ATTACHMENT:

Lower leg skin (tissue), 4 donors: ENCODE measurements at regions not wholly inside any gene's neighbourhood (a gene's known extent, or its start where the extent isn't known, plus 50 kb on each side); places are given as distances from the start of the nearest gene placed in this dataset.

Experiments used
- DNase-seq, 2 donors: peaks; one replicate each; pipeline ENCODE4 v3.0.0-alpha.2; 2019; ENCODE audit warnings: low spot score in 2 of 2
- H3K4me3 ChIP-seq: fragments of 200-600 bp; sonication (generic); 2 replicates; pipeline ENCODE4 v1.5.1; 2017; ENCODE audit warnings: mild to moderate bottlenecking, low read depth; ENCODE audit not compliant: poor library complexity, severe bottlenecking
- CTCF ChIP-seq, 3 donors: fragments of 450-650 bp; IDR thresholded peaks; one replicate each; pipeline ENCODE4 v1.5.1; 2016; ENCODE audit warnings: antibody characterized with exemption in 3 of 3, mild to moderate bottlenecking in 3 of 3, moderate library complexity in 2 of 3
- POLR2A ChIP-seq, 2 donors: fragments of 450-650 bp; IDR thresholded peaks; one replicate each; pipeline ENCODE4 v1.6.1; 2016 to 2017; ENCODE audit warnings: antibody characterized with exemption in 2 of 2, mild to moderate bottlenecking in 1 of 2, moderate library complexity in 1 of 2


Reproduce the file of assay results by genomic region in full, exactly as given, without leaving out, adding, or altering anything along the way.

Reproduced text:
Lower leg skin (tissue), 4 donors: ENCODE measurements at regions not wholly inside any gene's neighbourhood (a gene's known extent, or its start where the extent isn't known, plus 50 kb on each side); places are given as distances from the start of the nearest gene placed in this dataset.

Experiments used
- DNase-seq, 2 donors: peaks; one replicate each; pipeline ENCODE4 v3.0.0-alpha.2; 2019; ENCODE audit warnings: low spot score in 2 of 2
- H3K4me3 ChIP-seq: fragments of 200-600 bp; sonication (generic); 2 replicates; pipeline ENCODE4 v1.5.1; 2017; ENCODE audit warnings: mild to moderate bottlenecking, low read depth; ENCODE audit not compliant: poor library complexity, severe bottlenecking
- CTCF ChIP-seq, 3 donors: fragments of 450-650 bp; IDR thresholded peaks; one replicate each; pipeline ENCODE4 v1.5.1; 2016; ENCODE audit warnings: antibody characterized with exemption in 3 of 3, mild to moderate bottlenecking in 3 of 3, moderate library complexity in 2 of 3
- POLR2A ChIP-seq, 2 donors: fragments of 450-650 bp; IDR thresholded peaks; one replicate each; pipeline ENCODE4 v1.6.1; 2016 to 2017; ENCODE audit warnings: antibody characterized with exemption in 2 of 2, mild to moderate bottlenecking in 1 of 2, moderate library complexity in 1 of 2